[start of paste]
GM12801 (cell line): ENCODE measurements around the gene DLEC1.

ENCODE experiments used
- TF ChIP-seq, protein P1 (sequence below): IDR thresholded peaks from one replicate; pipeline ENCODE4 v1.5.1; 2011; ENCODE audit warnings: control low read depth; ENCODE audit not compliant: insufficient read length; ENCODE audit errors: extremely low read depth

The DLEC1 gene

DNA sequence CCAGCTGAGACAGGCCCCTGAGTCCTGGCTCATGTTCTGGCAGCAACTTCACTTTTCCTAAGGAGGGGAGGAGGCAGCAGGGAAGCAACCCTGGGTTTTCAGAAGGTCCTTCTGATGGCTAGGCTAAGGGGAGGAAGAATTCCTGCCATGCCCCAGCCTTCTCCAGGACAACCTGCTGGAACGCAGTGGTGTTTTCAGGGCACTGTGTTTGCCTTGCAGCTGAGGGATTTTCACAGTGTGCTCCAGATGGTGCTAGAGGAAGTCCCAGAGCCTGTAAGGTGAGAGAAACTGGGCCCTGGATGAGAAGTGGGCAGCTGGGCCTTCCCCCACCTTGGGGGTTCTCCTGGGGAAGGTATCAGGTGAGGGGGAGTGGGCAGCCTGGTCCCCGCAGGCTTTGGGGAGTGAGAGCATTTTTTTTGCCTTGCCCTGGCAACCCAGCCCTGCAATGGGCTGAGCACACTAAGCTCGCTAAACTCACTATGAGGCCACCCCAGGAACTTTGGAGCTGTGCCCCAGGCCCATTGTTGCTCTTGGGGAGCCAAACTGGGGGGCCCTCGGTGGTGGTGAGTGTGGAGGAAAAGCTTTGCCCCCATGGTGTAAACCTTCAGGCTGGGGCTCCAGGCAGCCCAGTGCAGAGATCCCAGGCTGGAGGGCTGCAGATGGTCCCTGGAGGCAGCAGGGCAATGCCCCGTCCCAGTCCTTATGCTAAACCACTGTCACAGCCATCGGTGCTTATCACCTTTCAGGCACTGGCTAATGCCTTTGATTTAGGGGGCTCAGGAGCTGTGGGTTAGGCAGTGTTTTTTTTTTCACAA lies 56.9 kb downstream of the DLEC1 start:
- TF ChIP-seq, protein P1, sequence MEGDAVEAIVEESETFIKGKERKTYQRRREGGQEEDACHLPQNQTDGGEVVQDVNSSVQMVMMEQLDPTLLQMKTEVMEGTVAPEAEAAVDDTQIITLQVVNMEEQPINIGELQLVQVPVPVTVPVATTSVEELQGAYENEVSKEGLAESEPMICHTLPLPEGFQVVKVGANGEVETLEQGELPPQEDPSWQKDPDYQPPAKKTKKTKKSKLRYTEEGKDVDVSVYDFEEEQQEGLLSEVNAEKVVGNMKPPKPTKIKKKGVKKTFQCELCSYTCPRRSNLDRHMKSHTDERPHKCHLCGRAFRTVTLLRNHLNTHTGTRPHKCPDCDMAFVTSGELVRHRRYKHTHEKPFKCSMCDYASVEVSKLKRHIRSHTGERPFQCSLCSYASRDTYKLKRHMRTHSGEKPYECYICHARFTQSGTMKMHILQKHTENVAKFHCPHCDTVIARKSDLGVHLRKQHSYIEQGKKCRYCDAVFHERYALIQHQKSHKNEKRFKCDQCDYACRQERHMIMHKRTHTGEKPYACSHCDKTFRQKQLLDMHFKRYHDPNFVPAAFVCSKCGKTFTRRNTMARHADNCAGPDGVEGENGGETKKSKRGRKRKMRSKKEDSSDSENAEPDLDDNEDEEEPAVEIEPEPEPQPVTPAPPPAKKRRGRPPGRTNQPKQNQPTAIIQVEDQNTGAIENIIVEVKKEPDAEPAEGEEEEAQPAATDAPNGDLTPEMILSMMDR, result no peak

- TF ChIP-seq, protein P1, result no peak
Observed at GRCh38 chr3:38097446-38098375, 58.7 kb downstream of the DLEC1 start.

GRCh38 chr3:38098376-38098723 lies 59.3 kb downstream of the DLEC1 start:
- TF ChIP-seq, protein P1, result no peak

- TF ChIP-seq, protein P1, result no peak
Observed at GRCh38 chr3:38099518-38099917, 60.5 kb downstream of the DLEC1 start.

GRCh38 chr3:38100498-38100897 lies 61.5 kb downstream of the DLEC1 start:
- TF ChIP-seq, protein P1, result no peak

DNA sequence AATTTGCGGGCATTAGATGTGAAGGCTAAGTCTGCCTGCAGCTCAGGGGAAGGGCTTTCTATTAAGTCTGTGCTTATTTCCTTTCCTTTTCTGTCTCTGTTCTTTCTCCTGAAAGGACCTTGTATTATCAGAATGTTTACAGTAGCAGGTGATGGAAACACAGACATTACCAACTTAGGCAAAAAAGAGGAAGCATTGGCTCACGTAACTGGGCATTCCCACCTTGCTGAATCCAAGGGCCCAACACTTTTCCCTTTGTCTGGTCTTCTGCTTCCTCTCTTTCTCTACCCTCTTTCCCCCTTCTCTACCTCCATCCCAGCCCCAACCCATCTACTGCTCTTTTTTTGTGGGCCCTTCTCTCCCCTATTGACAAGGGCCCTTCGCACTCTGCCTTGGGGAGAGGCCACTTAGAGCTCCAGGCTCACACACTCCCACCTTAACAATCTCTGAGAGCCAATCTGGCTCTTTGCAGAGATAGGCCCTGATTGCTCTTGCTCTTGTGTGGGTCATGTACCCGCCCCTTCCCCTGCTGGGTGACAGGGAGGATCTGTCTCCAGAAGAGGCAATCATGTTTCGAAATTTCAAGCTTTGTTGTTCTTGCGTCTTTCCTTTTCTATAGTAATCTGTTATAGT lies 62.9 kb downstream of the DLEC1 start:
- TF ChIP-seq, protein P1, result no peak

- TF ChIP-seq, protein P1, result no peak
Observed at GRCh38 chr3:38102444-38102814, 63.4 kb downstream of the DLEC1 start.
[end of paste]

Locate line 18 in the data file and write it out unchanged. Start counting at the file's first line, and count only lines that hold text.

Observed at GRCh38 chr3:38102444-38102814, 63.4 kb downstream of the DLEC1 start.